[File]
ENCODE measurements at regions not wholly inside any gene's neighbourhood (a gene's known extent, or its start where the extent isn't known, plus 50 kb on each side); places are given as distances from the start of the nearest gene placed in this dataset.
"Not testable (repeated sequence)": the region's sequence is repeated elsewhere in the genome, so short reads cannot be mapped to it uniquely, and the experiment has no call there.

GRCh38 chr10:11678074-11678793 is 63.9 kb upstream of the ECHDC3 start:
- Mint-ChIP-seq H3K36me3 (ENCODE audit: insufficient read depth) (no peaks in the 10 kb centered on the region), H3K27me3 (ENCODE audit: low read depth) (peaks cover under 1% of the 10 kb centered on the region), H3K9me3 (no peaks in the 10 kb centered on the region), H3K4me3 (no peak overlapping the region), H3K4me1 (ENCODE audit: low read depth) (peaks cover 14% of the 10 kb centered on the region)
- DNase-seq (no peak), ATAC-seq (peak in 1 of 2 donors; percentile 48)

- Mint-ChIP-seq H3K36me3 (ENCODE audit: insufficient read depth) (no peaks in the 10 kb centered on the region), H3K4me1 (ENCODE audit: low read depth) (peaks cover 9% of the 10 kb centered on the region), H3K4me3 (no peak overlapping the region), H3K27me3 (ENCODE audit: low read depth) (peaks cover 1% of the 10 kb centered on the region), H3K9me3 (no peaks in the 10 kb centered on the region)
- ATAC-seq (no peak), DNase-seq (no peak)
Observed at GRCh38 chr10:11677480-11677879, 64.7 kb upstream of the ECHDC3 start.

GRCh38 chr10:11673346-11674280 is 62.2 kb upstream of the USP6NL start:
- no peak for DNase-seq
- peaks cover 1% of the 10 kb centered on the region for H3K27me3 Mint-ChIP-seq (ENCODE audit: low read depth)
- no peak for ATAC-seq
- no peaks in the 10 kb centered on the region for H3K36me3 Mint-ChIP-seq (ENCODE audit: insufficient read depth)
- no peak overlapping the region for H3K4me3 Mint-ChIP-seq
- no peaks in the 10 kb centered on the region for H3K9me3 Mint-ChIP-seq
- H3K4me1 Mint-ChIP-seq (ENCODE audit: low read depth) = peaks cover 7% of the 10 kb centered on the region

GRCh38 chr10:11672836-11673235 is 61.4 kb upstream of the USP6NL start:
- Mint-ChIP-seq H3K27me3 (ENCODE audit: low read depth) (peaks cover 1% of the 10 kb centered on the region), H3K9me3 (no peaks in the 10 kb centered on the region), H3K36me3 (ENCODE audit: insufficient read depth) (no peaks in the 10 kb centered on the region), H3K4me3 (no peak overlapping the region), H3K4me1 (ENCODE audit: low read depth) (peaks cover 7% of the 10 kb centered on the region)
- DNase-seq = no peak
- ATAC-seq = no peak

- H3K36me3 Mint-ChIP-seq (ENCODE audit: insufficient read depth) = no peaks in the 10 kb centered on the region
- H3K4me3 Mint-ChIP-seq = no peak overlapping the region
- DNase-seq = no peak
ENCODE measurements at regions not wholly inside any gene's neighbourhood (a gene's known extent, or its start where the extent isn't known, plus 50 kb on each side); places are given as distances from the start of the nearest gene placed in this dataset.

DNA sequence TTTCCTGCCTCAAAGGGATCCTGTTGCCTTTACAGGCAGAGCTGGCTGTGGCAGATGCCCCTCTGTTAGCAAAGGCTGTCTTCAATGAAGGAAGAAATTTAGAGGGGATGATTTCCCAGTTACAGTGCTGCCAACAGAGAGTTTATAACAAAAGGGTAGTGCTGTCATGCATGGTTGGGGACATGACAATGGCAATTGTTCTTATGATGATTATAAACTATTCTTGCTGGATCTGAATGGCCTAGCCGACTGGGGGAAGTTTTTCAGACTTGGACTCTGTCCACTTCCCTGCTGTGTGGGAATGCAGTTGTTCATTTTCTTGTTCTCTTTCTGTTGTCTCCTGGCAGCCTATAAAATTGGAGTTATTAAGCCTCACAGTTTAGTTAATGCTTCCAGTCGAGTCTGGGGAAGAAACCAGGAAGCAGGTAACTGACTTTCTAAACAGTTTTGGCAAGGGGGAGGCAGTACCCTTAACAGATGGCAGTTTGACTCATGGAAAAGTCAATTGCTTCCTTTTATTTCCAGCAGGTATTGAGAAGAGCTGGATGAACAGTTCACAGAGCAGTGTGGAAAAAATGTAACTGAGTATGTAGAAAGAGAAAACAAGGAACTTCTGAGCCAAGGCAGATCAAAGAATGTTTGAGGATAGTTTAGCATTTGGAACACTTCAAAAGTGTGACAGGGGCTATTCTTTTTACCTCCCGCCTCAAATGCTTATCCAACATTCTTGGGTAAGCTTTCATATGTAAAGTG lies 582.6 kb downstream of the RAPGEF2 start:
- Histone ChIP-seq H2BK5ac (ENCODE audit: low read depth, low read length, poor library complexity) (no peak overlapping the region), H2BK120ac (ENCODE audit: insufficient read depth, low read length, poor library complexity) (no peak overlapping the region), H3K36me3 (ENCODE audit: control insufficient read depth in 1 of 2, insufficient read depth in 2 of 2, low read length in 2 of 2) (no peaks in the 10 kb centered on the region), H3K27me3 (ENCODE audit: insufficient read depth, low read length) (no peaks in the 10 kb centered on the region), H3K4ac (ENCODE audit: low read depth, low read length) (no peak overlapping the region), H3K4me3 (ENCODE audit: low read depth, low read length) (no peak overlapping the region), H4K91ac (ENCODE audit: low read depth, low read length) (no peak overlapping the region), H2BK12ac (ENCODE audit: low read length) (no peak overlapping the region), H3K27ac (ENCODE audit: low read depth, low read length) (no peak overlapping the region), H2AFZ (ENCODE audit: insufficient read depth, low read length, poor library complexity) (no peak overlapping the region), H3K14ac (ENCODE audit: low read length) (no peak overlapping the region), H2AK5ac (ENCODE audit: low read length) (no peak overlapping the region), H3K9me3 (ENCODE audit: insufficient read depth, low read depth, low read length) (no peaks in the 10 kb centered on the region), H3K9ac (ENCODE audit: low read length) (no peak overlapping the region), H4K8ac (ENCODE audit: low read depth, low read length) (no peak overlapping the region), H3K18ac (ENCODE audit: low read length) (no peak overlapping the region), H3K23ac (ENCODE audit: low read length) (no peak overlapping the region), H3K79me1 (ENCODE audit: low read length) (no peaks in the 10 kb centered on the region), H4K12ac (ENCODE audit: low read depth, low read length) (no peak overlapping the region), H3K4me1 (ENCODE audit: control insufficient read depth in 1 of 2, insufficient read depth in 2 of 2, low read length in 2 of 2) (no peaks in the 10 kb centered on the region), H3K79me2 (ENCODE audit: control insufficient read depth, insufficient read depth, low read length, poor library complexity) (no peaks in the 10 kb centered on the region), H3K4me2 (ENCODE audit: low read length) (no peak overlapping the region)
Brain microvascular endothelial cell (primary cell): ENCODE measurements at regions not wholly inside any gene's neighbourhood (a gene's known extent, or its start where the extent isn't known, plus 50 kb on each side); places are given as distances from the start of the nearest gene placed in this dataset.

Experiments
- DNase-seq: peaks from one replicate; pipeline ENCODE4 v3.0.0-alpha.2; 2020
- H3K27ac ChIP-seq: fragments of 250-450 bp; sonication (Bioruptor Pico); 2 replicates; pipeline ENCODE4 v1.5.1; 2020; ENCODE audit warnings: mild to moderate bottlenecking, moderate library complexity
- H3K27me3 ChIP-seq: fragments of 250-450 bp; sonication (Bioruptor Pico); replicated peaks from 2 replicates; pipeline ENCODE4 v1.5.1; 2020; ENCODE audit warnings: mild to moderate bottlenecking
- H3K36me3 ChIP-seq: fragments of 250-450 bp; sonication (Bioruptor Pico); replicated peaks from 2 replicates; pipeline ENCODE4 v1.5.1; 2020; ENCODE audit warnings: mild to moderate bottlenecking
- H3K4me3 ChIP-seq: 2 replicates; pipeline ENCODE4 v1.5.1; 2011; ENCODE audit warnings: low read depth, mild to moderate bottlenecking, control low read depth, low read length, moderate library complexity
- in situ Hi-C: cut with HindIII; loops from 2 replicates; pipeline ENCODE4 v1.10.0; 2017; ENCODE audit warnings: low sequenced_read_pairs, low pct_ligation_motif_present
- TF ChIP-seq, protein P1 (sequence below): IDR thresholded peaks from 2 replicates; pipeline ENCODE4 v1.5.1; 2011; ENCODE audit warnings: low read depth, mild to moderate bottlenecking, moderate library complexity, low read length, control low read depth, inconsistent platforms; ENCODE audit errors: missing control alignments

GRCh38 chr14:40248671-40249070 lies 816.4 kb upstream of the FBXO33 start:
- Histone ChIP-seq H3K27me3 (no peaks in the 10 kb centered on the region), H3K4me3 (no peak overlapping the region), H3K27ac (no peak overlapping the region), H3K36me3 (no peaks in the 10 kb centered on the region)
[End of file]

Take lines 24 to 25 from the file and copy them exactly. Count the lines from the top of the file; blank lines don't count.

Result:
ENCODE measurements at regions not wholly inside any gene's neighbourhood (a gene's known extent, or its start where the extent isn't known, plus 50 kb on each side); places are given as distances from the start of the nearest gene placed in this dataset.

DNA sequence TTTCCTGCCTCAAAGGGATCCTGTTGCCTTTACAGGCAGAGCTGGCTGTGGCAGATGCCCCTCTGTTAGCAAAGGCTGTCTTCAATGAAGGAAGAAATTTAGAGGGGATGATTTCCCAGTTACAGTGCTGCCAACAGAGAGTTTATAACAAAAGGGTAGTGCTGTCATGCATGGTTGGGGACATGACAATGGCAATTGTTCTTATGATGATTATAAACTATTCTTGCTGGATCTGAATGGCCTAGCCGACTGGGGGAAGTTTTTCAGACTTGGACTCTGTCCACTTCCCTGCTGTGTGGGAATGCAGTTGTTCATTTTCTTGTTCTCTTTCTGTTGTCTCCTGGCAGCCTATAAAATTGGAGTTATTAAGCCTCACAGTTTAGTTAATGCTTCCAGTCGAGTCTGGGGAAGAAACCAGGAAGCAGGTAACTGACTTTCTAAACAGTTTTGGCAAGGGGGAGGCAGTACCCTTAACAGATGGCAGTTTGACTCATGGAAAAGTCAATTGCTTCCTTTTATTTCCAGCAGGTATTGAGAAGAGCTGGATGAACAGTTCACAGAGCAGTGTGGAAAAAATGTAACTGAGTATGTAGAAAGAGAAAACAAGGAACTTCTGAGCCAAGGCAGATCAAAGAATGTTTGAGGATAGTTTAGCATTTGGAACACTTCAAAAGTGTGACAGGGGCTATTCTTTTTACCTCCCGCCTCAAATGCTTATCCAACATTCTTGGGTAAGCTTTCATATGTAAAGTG lies 582.6 kb downstream of the RAPGEF2 start: